Software Transactional Memory?
dillon at apollo.backplane.com
Wed Dec 28 10:43:26 PST 2005
:Someone used a "transactions system" that is found in modern databases to
:handle SMP. Quoting:
I did a quick browse of the paper. I believe the concept is quite valid.
In fact, I am a big fan of opportunistic locking (which they are using, or
at least partially using). What they are describing would not be useful
in all situations considering that there is still a lock involved. The
pure DragonFly model is to avoid having to use the lock in the first
place, but even so I recognize the fact that there are still planty of
cases where we don't have a choice.
I would argue that a pure opportunistic model might be an even better
solution then the one described in the paper. With a pure opportunistic
model the structures are basically just guarenteed not to go away from
the point of view of SMP access and a transaction involves creating a
new copy of the structure containing the changes. Synchronization
occurs at the very end of the transaction and either gets a thumbs up
or a thumbs down. If it succeeds, the new structures replace the old
by changing the originating pointer to the structure. The old structure
remains around only as long as is necessary to satisfy other accessors
(who will then fail when they try to commit their transaction).
Clearly this model is not useful in all circumstances. To be efficient
the structures involved have to be fairly small. So, for example,
the model would work for a route table entry or a VM page, but would
not work for TCP state.
Another model that works very well is a replication model, which is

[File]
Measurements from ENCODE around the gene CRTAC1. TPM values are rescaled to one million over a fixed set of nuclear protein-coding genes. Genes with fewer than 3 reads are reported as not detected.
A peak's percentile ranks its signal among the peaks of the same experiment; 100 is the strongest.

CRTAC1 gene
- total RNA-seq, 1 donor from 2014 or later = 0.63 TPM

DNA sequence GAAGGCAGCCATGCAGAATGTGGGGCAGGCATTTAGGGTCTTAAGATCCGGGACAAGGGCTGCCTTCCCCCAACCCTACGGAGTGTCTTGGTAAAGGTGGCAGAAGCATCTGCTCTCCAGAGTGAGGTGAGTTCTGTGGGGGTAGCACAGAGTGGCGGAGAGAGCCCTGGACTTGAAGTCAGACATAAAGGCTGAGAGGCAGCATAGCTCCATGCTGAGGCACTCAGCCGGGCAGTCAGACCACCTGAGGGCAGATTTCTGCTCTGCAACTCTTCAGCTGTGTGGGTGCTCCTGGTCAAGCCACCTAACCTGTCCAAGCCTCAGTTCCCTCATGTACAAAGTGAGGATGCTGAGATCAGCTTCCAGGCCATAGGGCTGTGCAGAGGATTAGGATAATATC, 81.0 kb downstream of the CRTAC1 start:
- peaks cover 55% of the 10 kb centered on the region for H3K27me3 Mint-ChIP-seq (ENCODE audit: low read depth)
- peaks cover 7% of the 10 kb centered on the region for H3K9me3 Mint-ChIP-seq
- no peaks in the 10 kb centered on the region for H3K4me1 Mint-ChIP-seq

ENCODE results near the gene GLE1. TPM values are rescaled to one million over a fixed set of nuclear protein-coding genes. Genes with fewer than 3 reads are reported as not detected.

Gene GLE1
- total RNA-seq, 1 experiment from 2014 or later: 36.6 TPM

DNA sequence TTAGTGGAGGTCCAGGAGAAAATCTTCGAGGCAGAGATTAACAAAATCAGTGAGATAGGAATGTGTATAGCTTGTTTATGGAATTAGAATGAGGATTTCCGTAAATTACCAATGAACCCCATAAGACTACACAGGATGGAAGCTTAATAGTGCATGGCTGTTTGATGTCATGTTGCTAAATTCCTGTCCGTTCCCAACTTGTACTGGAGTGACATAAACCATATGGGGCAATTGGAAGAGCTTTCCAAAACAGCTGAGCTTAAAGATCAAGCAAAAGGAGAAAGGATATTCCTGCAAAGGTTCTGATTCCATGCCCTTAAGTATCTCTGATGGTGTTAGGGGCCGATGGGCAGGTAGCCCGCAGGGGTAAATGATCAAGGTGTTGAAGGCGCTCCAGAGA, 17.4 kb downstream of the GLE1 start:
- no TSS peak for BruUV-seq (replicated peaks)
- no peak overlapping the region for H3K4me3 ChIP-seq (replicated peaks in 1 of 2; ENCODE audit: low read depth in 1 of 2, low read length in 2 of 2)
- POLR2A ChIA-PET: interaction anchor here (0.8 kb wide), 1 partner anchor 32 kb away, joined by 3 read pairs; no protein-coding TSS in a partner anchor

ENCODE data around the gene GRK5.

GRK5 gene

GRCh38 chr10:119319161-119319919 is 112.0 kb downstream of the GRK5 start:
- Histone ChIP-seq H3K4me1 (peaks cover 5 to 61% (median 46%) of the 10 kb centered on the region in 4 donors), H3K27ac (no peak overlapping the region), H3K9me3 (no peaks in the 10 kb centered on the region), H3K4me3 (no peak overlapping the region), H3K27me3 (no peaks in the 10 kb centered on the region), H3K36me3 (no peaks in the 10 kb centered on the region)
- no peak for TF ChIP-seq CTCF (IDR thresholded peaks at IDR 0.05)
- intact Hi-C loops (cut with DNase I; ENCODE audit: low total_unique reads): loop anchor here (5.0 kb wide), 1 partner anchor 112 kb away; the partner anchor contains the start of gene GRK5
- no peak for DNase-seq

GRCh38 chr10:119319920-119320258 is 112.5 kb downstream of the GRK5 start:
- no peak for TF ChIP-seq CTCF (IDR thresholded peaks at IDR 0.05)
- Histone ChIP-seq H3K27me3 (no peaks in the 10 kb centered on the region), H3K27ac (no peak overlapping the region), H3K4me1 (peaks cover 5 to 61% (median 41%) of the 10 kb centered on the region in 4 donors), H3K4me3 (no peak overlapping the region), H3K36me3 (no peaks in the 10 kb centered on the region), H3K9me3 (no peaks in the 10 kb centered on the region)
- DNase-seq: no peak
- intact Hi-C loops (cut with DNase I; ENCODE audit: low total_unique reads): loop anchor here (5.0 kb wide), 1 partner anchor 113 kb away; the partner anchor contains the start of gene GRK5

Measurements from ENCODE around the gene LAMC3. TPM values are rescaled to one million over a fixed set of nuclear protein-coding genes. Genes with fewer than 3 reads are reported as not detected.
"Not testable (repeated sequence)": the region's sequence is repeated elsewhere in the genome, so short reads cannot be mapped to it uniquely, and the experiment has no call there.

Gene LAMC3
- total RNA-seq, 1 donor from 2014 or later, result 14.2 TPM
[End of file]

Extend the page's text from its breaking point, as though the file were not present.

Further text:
what Jeff's route table code does (that is going in after the release).
With a replication model the data is physically replicated on each
cpu involved in accessing or modifying it, giving lock-free read-only
access. Modifications to the data are then chained through the cpu's
involved (that is, modifications are made locally in the context of
each cpu). A simple 9 nS critical section is all that is needed.
But the best model, in my view, is one that is inherently contention-free.
Our TCP implementation is a good example of this. Only one cpu manages
any particular connection so there is no contention and no locking
required at all. The trade-off is that one winds up doing more context
switches but this also has the effect of concentrating the bad news in
one place where it can be optimized well.
This is what the focus of my BayLisa talk was... getting actual hard
numbers from some of our algorithms:
What I found, basically, was that overheads for certain MP operations
were far lower then I originally thought they would be, and that it is
possible for algorithms to naturally aggregate operations into very
efficient batches to not only reduce or remove the context switching
overhead from the performance equation, but also to take maximum advantage
of the cpu's code and data caches.
If you look at the end of the slide show there are some numbers from
naturally aggregated work initiated by received packets (multiple packets
per interrupt) and flowing through to the TCP stack running lock-free
on another cpu.
Earlier in the slide show there are slides showing the positive cache
effects of work batching, such as when batching multiple cross-cpu
free() operations. There are actually two slides. The 'take 1' slide
had bad numbers for the target cpu due to KTR logging overhead. The
'take 2' slide has correct numbers (after I removed the extra arguments
from the KTR calls I was making).
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